What is tendonitis?
Tendons are thick cords of tissue that attach muscles to bones. When these tendons become irritated or inflamed, it’s called tendonitis. Tendonitis causes acute pain, swelling, and tenderness in the affected joint, making it painful to move.
Symptoms of tendonitis
Tendonitis usually happens after repeated use of a joint, such as the wrist or ankle, is done too much or incorrectly, which leads to injury. Tendonitis symptoms include pain, tenderness, and soreness around a joint. It is difficult and painful to move and is also painful to the touch. Sometimes the affected joint can swell.
Types of tendonitis
Most common forms of tendonitis are named after the sports that increase their risk. They include:
Also known as Patellar Tendonitis, jumper’s knee is characterized by an inflammation in the patellar tendon, which connects the kneecap to the shin bone. Continued activity on jumper’s knee could lead to a tear in the tendon.
Overhand throwing places extreme stress on the shoulder, particularly the tendons that keep the shoulder stable. While most common among baseball players, this tendonitis can also be seen in other types of sports that require repetitive overhand motions like volleyball, tennis, and some track and field events.
Similar to pitcher’s shoulder, this form of tendonitis affects the shoulder ligaments from continuous improper overhead motions of the arm. Freestyle or backstroke are the most common swim strokes to cause tendonitis.
Tennis elbow is inflammation or sometimes a micro-tear of the tendons that join the forearm muscles on the outside of the elbow. The forearm muscles and tendons are damaged from repeating the same motions over and over. This leads to pain and tenderness on the outside of the elbow.
Causes of tendonitis
The most common cause of tendonitis is overuse through repetitive action. Tendons help you make a certain movement over and over. You increase the risk of developing tendonitis, however, if you make the same motion too often, or in incorrect ways.
Overload can also cause tendonitis. If you increase an activity level or intensity too quickly, you can more easily create tendonitis.
Tendonitis can occur from an acute injury on a single occasion, but usually develops over time through overuse.
Diagnosis for tendonitis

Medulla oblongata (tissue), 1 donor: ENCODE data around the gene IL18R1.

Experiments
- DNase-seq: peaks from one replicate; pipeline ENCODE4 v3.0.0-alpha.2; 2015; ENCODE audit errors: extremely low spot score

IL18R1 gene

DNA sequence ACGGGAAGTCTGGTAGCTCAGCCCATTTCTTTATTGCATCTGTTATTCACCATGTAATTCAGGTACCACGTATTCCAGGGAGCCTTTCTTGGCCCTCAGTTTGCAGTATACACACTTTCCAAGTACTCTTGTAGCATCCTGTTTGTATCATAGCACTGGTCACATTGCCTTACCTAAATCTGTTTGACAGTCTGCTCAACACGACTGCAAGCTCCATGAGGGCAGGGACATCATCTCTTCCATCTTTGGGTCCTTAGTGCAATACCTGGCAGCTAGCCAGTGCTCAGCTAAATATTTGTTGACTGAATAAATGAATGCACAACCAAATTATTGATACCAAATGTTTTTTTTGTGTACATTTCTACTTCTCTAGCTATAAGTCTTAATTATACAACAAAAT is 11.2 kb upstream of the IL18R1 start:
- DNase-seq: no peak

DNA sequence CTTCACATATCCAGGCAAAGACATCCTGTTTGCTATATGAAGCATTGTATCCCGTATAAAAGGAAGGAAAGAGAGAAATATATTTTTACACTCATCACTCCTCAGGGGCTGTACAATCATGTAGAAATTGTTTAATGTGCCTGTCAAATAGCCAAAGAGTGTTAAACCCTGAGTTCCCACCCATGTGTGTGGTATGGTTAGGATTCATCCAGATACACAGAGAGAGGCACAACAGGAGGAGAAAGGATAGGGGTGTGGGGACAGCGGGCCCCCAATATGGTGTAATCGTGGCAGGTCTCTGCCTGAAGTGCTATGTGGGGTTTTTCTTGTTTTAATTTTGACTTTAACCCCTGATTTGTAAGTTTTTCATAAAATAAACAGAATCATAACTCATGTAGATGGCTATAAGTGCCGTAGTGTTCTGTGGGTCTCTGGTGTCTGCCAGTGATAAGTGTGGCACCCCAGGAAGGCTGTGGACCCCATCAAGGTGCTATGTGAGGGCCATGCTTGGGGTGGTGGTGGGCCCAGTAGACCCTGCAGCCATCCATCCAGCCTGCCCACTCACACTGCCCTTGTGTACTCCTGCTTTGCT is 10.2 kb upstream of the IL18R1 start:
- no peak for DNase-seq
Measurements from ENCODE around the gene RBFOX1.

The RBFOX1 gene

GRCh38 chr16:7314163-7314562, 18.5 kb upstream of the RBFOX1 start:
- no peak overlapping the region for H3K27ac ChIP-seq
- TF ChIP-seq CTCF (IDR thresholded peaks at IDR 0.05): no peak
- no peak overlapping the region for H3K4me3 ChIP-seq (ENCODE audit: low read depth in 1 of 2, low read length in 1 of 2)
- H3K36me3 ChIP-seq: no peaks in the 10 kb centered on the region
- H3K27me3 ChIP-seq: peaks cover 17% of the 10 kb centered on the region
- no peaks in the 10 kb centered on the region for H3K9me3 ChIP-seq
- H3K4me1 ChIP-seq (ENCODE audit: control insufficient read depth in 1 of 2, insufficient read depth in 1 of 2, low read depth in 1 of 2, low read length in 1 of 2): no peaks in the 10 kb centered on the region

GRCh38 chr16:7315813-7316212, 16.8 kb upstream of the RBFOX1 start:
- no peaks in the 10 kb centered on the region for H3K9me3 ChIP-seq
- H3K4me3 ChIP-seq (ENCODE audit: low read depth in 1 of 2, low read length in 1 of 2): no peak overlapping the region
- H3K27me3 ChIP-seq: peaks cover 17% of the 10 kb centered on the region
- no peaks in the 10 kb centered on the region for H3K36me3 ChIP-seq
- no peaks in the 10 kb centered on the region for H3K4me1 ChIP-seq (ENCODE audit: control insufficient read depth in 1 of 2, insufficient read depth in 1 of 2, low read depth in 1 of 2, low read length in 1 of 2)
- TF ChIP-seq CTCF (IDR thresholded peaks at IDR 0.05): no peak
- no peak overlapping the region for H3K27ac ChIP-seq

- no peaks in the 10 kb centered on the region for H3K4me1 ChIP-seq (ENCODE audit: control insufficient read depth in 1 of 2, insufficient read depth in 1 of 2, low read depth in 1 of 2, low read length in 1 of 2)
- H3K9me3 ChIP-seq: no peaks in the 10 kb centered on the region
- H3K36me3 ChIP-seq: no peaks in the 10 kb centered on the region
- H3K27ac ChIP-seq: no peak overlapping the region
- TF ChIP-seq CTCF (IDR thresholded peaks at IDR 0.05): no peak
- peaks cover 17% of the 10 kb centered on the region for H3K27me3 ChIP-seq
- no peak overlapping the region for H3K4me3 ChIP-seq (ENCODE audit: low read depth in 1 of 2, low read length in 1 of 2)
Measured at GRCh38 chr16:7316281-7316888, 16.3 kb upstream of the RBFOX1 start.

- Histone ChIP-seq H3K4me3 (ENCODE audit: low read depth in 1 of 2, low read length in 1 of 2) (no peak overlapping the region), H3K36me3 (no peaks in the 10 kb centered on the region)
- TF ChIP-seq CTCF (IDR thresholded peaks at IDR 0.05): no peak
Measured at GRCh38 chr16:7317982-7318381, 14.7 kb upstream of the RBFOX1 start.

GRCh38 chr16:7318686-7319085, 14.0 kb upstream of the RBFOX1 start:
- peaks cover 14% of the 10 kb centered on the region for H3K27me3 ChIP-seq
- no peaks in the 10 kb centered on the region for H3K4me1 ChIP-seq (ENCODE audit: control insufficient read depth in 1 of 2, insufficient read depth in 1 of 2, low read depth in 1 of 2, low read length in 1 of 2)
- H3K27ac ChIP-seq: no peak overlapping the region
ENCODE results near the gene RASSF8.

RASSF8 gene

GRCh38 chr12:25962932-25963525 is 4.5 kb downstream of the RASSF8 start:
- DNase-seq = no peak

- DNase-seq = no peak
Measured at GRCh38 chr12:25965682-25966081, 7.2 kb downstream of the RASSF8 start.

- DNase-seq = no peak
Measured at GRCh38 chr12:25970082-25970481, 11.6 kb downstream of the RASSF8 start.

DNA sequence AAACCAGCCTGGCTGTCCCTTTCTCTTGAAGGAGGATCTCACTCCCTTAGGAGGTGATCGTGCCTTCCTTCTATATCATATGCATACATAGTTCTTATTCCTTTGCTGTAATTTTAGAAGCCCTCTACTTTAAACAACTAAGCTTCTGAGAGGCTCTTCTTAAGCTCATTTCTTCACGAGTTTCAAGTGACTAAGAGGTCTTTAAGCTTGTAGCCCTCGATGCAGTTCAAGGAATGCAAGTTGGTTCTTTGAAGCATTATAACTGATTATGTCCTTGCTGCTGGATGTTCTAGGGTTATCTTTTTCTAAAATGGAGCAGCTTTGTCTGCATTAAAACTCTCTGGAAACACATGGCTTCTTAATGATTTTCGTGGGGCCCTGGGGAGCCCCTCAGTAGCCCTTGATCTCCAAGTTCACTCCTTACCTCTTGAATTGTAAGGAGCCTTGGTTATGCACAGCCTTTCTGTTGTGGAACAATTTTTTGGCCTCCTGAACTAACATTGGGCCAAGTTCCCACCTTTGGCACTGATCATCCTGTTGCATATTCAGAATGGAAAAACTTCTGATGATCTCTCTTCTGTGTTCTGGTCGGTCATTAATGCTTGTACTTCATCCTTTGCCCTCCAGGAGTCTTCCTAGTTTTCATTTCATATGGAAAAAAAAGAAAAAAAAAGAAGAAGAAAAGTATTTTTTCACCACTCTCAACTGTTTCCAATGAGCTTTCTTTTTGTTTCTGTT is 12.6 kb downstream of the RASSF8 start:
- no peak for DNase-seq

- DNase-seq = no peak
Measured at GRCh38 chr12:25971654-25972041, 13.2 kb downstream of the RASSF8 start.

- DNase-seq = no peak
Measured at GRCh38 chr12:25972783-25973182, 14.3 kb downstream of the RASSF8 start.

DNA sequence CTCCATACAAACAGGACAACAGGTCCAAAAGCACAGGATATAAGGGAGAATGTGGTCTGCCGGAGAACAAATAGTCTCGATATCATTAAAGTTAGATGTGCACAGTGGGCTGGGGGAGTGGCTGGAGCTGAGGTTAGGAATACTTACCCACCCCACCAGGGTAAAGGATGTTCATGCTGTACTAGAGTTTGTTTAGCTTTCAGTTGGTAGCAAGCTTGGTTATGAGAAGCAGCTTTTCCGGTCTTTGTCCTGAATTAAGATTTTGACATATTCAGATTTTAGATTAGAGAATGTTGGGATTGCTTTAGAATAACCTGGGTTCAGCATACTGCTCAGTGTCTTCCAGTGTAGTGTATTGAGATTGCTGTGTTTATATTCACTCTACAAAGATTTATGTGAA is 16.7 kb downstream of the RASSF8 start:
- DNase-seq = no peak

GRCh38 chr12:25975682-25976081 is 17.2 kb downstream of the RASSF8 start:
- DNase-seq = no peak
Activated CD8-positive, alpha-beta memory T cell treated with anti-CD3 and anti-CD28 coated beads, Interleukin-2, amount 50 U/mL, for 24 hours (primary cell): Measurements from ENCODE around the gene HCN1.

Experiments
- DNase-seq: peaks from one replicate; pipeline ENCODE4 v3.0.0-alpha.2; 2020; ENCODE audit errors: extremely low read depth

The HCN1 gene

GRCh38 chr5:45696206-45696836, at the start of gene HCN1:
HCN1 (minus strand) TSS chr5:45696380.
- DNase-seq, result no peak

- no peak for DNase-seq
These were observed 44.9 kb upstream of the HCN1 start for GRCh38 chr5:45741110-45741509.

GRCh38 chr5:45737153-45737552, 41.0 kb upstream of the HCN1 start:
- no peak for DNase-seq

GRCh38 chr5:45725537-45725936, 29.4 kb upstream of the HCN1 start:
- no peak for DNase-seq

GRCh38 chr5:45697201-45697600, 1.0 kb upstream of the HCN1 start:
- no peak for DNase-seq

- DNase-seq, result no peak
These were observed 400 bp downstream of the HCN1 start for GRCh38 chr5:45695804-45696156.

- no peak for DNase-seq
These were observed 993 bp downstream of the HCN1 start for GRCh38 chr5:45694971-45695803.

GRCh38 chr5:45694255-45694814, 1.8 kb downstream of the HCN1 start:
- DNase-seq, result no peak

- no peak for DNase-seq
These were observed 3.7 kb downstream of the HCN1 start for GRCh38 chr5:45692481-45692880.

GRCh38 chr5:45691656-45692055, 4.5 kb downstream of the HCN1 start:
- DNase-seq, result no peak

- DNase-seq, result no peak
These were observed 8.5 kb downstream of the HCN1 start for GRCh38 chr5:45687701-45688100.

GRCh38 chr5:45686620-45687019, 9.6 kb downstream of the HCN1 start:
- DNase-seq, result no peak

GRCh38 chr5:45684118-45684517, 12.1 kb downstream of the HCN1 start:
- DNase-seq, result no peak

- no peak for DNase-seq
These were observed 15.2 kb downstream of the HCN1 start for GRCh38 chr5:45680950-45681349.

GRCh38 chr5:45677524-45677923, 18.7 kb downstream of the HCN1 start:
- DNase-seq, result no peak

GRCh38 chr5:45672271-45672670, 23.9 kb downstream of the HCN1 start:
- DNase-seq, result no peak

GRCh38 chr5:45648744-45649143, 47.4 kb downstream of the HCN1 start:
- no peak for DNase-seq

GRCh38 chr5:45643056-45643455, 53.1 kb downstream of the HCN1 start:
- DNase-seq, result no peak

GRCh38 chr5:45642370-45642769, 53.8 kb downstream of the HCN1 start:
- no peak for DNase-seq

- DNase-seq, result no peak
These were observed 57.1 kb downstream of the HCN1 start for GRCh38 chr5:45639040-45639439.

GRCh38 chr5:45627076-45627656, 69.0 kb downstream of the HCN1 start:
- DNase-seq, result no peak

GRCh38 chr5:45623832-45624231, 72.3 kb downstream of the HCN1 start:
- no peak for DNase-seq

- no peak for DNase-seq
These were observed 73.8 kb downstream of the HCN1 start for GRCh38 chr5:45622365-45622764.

In order to diagnose tendonitis, your doctor will review your medical history and ask about the quality of your pain. They will perform a physical exam of the affected area, checking for pain, tenderness, swelling, redness, and range of motion.
Treatments for tendonitis
Treatment options for mild tendonitis can be done at home and are meant to reduce pain, swelling, and inflammation in the injured tendon. Some basic remedies include:
- Apply heat or ice.
- Do stretches and exercises to improve mobility and build strength.
- Rest or elevate the tendon.
- Take over-the-counter pain relief medication like acetaminophen (Tylenol), and the anti-inflammatory drugs aspirin (Bayer) or ibuprofen (Advil, Motrin).
- Wrap a compression bandage around the joint until the swelling goes away.
If your condition is more severe, your doctor may also recommend support like a splint, brace, or cane. In extreme cases, surgery can be performed to remove the inflamed tissue, followed by physical therapy. A single corticosteroid injection can reduce pain and inflammation, but repeated injections can cause the tendon to weaken and increase your chances of injury.
Tendonitis usually resolves quickly, especially if it is treated early. For some people, however, it can become a recurring, chronic problem. If the physical activities you’re engaged in keep causing tendonitis, you might think of reducing or completely removing them from your physical regimen, or at least until you have fully healed. Otherwise, you risk causing a more severe injury, like a ruptured tendon.
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American Academy of Orthopaedic Surgeons, OrthoInfo: “Shoulder Injuries in the Throwing Athlete.”
American Academy of Orthopaedic Surgeons, OrthoInfo: “Tennis Elbow (Lateral Epicondylitis).”
American College of Rheumatology: “Tendinitis (Bursitis).”
Harvard Health Publishing: “Tendonitis.”
Johns Hopkins Medicine: “Patellar Tendonitis (Jumper’s Knee).”
North American Journal of Sports Physical Therapy: “Prevention and Treatment of Swimmer’s Shoulder.”
National Institute of Health, News in Health: “Protect Your Tendons: Preventing the Pain of Tendinitis.”